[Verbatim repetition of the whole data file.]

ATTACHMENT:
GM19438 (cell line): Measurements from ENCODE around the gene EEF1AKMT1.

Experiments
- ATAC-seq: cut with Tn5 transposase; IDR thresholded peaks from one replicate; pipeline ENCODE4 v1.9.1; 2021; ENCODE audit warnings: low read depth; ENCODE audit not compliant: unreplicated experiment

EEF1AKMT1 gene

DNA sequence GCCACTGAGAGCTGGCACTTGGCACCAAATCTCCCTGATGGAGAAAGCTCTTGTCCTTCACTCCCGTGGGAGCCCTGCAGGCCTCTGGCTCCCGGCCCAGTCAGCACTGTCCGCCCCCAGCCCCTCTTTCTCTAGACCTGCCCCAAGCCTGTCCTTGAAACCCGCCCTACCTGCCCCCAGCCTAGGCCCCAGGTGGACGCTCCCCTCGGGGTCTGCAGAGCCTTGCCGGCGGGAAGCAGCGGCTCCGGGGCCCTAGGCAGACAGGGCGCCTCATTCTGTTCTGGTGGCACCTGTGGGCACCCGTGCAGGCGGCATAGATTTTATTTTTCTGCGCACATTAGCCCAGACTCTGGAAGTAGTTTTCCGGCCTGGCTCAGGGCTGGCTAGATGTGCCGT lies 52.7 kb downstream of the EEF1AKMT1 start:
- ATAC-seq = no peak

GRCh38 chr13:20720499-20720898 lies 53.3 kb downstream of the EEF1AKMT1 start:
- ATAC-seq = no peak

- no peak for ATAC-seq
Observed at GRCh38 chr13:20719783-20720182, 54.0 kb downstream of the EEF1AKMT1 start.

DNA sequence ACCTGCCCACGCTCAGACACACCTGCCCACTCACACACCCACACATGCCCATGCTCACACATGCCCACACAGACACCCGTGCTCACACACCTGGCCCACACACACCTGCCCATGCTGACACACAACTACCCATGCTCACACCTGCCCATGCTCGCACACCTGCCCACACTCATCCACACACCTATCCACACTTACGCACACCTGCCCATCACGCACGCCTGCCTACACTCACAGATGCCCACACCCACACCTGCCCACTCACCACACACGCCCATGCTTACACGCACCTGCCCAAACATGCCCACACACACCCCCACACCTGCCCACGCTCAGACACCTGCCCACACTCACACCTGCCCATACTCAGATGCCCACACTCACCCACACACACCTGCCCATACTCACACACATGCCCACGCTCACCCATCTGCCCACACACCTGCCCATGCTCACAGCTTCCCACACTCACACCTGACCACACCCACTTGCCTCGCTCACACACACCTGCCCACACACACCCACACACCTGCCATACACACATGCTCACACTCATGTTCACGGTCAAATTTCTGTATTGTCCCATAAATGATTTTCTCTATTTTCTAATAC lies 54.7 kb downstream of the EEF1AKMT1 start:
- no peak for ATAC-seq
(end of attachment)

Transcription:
GM19438 (cell line): Measurements from ENCODE around the gene EEF1AKMT1.

Experiments
- ATAC-seq: cut with Tn5 transposase; IDR thresholded peaks from one replicate; pipeline ENCODE4 v1.9.1; 2021; ENCODE audit warnings: low read depth; ENCODE audit not compliant: unreplicated experiment

EEF1AKMT1 gene

DNA sequence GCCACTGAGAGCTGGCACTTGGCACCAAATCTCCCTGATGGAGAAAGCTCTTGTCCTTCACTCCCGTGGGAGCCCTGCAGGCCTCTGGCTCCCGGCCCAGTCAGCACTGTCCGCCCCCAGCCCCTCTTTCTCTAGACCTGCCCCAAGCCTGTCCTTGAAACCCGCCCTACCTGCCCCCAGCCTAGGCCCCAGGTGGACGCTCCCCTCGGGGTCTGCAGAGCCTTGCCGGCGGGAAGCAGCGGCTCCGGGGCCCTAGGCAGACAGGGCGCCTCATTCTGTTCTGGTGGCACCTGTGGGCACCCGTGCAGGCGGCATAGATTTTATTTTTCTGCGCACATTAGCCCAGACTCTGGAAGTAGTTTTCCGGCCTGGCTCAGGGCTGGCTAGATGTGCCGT lies 52.7 kb downstream of the EEF1AKMT1 start:
- ATAC-seq = no peak

GRCh38 chr13:20720499-20720898 lies 53.3 kb downstream of the EEF1AKMT1 start:
- ATAC-seq = no peak

- no peak for ATAC-seq
Observed at GRCh38 chr13:20719783-20720182, 54.0 kb downstream of the EEF1AKMT1 start.

DNA sequence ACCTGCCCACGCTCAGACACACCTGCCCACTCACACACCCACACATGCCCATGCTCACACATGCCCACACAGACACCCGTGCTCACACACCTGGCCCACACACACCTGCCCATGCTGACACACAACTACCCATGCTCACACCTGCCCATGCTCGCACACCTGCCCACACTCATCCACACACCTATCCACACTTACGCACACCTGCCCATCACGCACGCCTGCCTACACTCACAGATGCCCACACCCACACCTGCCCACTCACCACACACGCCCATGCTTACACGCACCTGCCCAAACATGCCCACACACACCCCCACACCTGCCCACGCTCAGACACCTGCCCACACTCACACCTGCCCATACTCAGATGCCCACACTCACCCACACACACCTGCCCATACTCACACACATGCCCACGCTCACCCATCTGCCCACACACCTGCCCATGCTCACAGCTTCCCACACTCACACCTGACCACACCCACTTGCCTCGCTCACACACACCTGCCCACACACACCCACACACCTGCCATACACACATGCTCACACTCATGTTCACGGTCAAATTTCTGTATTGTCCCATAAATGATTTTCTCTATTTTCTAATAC lies 54.7 kb downstream of the EEF1AKMT1 start:
- no peak for ATAC-seq